Many factors can affect a PV system’s power output. Let’s look at some reasons why output may be less than expected.

Design Flaws

Commissioning agents help prevent design flaws when brought onto the project early in the process. Here are a few common design flaws:

Electrical Issues: In traditional string systems, modules are wired in series to increase voltage, as shown. However, if too few or too many modules are wired in series, the voltage will be outside of an inverter’s input range and there will simply be no power output. If modules of dissimilar current are wired together output will be reduced since the current of a string is limited by the module with the lowest current.

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NYC Building Energy Letter Grades: What Property Managers Need to Know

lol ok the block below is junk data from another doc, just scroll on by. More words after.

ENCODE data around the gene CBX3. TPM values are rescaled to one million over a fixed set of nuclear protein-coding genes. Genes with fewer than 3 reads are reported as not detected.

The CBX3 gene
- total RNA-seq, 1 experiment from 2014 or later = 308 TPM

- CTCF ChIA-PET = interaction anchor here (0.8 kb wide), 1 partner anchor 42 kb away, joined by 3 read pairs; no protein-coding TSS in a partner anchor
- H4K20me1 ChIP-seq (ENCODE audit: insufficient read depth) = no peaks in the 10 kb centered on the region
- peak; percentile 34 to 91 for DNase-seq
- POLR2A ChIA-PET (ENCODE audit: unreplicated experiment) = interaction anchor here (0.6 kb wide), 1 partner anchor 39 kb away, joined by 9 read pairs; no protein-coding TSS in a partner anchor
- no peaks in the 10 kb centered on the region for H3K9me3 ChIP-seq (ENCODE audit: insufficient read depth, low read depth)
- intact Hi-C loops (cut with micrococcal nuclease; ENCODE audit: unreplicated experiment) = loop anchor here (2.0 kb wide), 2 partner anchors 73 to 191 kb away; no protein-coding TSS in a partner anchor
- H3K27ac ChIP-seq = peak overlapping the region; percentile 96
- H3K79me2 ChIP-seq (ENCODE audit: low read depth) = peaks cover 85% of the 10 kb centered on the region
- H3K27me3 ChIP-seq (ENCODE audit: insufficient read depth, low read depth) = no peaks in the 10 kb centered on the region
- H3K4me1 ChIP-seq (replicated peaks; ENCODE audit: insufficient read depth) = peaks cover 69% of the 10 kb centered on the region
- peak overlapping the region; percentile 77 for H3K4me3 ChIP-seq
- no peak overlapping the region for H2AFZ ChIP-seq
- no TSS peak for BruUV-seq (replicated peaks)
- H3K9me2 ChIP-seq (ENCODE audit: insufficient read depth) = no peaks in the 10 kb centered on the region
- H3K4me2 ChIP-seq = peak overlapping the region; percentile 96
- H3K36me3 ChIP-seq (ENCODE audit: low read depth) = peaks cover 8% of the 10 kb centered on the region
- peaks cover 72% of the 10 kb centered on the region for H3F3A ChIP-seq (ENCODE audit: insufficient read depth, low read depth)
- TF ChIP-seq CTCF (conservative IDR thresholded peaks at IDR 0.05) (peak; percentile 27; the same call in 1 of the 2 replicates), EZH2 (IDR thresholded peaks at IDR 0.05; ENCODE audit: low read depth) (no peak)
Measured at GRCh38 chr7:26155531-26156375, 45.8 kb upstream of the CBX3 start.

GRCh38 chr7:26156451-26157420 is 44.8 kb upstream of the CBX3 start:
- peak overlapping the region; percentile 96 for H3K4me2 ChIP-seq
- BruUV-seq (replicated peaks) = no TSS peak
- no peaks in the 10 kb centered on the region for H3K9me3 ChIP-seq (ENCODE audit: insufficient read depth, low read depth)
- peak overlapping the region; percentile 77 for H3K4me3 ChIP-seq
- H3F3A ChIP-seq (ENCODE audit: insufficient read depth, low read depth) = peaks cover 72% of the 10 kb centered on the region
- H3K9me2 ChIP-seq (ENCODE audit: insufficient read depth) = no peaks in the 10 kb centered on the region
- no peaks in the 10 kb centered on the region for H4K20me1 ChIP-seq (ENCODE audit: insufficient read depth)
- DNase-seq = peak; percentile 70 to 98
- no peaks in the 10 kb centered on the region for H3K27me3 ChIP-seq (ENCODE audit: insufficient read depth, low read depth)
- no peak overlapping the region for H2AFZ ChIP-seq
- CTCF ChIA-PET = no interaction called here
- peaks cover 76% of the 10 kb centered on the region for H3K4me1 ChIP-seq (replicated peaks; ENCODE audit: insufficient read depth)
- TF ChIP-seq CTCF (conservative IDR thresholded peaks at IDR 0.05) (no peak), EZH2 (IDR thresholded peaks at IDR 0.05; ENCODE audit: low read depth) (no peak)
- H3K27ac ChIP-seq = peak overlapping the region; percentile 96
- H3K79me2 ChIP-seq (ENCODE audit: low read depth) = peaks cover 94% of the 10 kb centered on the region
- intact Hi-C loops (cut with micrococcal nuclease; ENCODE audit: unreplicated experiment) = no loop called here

Building energy efficiency labels are now available for property owners of large NYC buildings to download and post in their lobbies. Each year, the labels will be available on October 1st and must be posted by October 31st. Failure to display the label for applicable buildings by the October 31st deadline will result in a violation from the Department of Buildings and fine of $1,250.

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It’s Time to Focus on Our Schools

If you are a parent like me, I am sure you cherish your kids and seek to offer them the best opportunities in life. I even moved to a different school district. And, while the education is top-notch in my town, I have come to realize that it really doesn’t matter what school district you are in…all our schools need help. I am not talking about smaller class sizes, better pay for teachers, after-school programs, and more school supplies, although those are important. School buildings need attention. With budgetary pressures, a lot of maintenance and repairs are being deferred and schools are not aging well. Whether it is repairing existing systems, replacing systems at the end of their useful life, renovating, or building a brand-new school to service your community for future generations, advocate for your Board of Education (BoE) to think holistically about improving the conditions for our children.